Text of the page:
NASHVILLE, Tenn. (AP) — The day after making final roster cuts, the Tennessee Titans put three players on injured reserve.
And they haven't stopped.
Derrick Henry is just the biggest name in a revolving door that has seen the Titans make 19 moves putting players on injured reserve and play a NFL-high 80 different players — 11 more than the next closest teams, Indianapolis and Carolina (69 apiece).
With Tennessee currently atop the AFC with a 7-2 record halfway through the season, general manager Jon Robinson doesn't even want to imagine how he would have managed his roster without the NFL's current injured reserve and expanded practice squad rules.
“I don’t even want to go there mentally, I don’t know if my brain could take it," Robinson said. "But I mean, it would be challenging, it would be tough. You would end up having to release some players, release healthy players in order to get positions that have injuries at those spots.”
The Titans have plenty of company using the NFL rules first changed in 2020 for the coronavirus pandemic and retained for this season. According to Sportradar, 23 NFL teams have put at least 10 players on injured reserve at some point since the preseason, and every team has used at least 55 different players already.
Going on injured reserve in the NFL used to mean a player’s season was over.
In 2012, the NFL allowed teams to designate one player to return, then doubled that in 2017. The coronavirus pandemic led to the biggest change yet: Allowing NFL teams to bring back an unlimited number of players from injured reserve, which was extended for this season.
Players must spend at least three games on injured reserve. That plus the expanded practice squad and the ability to promote a couple of practice squad players for games has essentially expanded the roster well beyond 53.
Whether the unlimited return rule, or the expanded practice squad, are kept will be decided in the next offseason.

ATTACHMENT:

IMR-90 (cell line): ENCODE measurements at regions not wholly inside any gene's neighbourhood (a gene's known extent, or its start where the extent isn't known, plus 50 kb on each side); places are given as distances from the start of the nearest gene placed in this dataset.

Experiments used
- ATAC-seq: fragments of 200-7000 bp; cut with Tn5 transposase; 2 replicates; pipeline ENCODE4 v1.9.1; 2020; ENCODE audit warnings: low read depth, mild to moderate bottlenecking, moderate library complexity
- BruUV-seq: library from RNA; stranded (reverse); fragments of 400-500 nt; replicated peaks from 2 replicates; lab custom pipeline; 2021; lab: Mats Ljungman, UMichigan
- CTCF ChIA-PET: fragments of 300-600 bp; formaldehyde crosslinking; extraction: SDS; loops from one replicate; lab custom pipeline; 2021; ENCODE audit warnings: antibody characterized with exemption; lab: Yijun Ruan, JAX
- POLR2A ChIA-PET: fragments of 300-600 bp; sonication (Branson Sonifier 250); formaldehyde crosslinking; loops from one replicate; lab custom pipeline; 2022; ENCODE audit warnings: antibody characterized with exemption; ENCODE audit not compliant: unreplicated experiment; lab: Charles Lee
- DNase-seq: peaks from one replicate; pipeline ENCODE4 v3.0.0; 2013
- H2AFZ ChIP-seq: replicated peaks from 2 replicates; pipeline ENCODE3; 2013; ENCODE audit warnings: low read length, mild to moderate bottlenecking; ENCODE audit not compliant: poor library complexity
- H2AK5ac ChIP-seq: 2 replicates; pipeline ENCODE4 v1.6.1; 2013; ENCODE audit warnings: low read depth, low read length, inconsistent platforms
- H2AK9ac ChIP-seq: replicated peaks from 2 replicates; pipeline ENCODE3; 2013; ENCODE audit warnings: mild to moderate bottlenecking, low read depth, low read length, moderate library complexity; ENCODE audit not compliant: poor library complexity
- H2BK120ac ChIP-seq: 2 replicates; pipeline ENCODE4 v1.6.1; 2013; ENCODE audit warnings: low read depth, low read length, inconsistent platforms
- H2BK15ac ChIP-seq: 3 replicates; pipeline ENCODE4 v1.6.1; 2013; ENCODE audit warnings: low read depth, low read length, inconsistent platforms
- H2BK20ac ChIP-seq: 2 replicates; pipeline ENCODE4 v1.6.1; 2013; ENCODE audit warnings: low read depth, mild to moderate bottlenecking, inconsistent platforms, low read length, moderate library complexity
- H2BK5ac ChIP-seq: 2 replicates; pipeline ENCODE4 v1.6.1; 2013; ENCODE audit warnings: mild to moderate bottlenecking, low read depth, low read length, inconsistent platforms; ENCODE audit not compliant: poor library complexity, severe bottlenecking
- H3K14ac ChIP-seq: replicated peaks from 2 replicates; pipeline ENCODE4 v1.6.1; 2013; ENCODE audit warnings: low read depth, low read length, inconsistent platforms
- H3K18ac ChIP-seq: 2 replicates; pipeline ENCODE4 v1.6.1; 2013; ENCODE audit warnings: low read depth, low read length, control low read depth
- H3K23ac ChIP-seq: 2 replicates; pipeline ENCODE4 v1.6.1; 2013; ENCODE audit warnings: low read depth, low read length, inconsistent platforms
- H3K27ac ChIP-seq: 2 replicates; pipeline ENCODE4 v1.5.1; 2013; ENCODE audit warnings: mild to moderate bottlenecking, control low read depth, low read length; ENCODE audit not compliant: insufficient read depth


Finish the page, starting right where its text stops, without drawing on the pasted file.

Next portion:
“We will discuss future options for the rule with the relevant committees and the NFLPA after the season,” NFL senior vice president of football and international communications Michael Signora said.
Baltimore coach John Harbaugh calls the ability to bring back an unlimited number of players huge allowing the Ravens to navigate injuries that started with losing running backs J.K. Dobbins and Gus Edwards and cornerback Marcus Peters. They currently have 13 on IR with three others designated for return.
That's why the Ravens (6-2) have kept only 50 or 51 on their roster at times to be ready when players return for the AFC North leaders.
“Thank goodness for the roster flexibility,” Harbaugh said. "Let’s hope that stays in place going forward, because I don’t really see too much downside to it. I’m sure they’ll tighten it up somehow, but it’s been very positive.”
Saints coach Sean Payton calls the current injured reserve rule cost effective. New Orleans (5-3) is second in the NFC South despite having used 68 players.
“If a player can come back in four, five, six weeks, the fans want to see a starter getting paid (playing) and not someone else sitting on IR getting paid," Payton said. "So, it makes a lot of sense.”
New York Giants coach Joe Judge has used 68 players this season, said fans want to see the NFL's best players play. Yes, coaches' jobs will be easier, but the result is a better product.
“The ability of having somebody and not losing them for the year, I think that’s just a plus for everyone involved,” Judge said. “You don’t want to see any of your players not play.”
Unlimited return also is good for players needing more than a couple of weeks to recover from an injury.
The Colts got three-time All-Pro guard Quenton Nelson back from injured reserve after he missed the first three games of his career with a sprained right ankle this season. Cleveland put running back Kareem Hunt on IR on Oct. 19 and got wide receiver Jarvis Landry back from a knee injury after three games.
“I feel like it’s very helpful to those players that know for a fact they won’t be out there for X-amount of weeks,” Willis said. “I feel like it’s very helpful for them to go on, get healthy and then come back.”
When the Titans put Henry on injured reserve, they refused to put a timeline on a potential return this season because they don't have to. If he heals up before the Titans' season ends, they will have a chance to bring back the man who was the NFL rushing leader when he broke his right foot.
The current rules also allowed them to sign Adrian Peterson, the 2012 NFL MVP with nearly 15,000 career rushing yards.
Peterson signed first to the practice squad, giving Tennessee a chance to see what he looked like with the offense before putting him on the roster.
When these rules are discussed at the NFL spring meetings in March, the Titans GM knows what he wants.
"I would certainly be in favor of kind of keeping things the way they are,” Robinson said.
AP Pro Football Writers Dennis Waszak and Schuyler Dixon and AP Sports Writers Noah Trister, Tom Canavan, Brett Martel, Tom Withers and Michael Marot contributed to this report.
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